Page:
Late-Life Creativity and the 'New Old Age'
Friday 9th November 2012
Late-Life Creativity and the ‘New Old Age’: arts & humanities and gerontology in critical dialogue, an AHRC-funded network project developed in partnership by Keele University and King’s College London.
Co-managed by the Ages and Stages team, the network is holding a workshop in King's College London:
Workshop 4: Memory and/in late-life creativity
is individual memory? Where is it located? How is it enabled,
stimulated and (re)formulated by contact with others, and how are
collective memories produced and performed within and between the
- To what extent, and by and for whom, is memory vested in forms of
community ownership (archives); how might it be stimulated, restored and
reshaped by creative practices (such as theatre, literature, art,
- How does memory affect creativity?
- In what circumstances
does memory break down, and with what consequences? What happens to the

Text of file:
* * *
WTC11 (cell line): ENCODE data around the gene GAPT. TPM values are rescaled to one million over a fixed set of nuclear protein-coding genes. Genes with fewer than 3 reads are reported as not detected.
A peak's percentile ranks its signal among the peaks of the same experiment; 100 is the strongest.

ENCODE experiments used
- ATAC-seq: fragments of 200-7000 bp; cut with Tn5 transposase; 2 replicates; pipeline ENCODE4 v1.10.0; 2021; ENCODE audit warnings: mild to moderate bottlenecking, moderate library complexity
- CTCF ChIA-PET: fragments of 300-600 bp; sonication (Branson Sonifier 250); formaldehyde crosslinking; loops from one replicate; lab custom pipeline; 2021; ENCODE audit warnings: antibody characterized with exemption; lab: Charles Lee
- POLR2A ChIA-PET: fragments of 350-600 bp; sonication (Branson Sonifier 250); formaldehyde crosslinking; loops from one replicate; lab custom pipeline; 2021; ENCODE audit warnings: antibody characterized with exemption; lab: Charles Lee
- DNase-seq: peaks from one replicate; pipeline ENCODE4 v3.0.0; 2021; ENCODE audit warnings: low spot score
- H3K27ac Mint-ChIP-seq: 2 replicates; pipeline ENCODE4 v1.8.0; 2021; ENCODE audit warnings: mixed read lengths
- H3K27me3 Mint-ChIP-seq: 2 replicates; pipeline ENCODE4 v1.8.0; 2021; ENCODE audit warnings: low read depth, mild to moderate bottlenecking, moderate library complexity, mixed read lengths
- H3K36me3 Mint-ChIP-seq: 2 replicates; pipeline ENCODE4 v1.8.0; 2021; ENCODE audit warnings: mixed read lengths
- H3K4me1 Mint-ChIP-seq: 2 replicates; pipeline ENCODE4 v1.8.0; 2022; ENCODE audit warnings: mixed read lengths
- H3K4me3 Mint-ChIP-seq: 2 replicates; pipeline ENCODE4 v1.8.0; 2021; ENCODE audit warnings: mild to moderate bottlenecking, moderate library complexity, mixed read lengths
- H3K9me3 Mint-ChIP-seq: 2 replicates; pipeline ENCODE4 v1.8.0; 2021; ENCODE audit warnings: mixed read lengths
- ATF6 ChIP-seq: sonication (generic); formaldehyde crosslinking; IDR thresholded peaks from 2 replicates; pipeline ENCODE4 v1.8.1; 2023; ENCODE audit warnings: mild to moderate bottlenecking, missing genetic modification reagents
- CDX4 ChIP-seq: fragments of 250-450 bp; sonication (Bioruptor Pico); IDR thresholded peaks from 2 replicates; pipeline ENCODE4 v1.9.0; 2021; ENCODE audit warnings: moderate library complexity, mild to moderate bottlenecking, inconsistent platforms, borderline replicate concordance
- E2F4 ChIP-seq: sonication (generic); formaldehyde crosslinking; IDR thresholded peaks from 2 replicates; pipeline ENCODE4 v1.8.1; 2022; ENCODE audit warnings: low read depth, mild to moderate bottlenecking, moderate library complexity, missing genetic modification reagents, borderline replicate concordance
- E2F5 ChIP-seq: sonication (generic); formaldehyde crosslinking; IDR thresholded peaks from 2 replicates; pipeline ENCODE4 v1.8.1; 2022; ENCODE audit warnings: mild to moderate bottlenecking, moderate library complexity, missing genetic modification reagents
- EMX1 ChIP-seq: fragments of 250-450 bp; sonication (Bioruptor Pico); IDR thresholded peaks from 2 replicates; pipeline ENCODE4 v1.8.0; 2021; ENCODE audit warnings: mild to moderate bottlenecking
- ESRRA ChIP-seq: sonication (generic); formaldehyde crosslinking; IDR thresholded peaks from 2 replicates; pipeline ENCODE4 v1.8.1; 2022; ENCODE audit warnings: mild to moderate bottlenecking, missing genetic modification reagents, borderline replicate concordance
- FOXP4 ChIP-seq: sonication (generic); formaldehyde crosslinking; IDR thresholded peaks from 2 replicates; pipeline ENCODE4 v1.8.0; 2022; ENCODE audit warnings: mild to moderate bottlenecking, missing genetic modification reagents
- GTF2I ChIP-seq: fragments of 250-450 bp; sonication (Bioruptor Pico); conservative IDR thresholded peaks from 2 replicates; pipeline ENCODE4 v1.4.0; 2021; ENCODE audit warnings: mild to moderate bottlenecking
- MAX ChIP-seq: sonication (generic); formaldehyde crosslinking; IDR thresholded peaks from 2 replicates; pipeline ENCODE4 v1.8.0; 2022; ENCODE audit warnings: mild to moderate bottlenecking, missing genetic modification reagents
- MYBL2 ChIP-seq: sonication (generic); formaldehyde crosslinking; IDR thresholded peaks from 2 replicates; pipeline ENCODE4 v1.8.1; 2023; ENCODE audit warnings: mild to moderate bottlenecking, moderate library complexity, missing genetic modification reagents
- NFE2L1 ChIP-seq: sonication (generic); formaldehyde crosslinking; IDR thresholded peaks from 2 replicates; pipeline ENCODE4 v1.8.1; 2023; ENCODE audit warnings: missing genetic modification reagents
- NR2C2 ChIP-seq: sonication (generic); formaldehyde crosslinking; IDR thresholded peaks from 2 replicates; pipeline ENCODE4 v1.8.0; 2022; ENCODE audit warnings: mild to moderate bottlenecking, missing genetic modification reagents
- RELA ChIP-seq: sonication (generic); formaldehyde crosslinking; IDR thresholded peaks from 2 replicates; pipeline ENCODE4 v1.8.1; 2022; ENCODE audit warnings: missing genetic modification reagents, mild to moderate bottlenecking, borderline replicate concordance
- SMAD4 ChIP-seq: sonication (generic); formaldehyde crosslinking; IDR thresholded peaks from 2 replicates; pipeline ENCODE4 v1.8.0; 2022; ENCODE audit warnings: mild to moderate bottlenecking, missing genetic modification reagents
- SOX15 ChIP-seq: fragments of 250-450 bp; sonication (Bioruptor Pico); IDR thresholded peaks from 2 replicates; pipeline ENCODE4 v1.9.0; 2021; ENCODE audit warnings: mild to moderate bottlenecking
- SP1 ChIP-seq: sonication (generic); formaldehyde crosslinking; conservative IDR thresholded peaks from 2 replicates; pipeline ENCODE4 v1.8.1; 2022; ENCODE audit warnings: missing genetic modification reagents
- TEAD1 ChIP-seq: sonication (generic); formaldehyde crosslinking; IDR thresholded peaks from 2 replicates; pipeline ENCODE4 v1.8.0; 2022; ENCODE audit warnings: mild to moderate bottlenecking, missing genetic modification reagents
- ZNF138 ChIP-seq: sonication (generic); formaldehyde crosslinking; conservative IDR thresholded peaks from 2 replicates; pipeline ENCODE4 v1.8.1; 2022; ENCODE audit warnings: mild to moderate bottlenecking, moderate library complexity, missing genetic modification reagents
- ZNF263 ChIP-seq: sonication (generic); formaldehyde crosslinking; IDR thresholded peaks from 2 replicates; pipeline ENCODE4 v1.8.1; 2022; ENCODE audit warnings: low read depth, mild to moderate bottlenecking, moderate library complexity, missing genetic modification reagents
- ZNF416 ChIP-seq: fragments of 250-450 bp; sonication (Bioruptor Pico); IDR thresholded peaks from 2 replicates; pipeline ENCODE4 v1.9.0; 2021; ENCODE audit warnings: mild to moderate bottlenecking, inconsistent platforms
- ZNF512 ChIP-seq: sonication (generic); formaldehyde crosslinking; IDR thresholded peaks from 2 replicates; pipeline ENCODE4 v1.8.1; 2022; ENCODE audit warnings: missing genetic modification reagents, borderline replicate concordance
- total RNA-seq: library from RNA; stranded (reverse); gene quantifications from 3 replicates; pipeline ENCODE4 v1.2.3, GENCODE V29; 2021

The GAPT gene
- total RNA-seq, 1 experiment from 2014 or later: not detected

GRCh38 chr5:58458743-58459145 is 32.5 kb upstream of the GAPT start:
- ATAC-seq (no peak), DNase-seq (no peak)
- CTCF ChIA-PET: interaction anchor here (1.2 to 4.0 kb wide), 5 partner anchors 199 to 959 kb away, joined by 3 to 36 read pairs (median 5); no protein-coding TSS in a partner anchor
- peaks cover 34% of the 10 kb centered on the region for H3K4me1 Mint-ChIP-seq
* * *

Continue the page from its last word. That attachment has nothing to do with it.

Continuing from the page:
memory when dementia sets in, and can memory be replaced, and identity
preserved, by the recognition of embodied or gestural modes of
communication? And how does dementia affect creativity?
- Nina Taunton (Brunel University)
- Pia Kontos (Toronto Rehab, specialist in bodily communication among Alzheimer's sufferers)
- Pam Schweitzer (Reminiscence Theatre/Age Exchange Theatre)
- Neil Vickers (King's College London)
Who should attend?
The workshop would be of interest to performers and writers; older
people involved in creative activities; professionals working with older
people; academic researchers in gerontology and arts & humanities.
If you are interested, please contact David Amigoni
, Keele University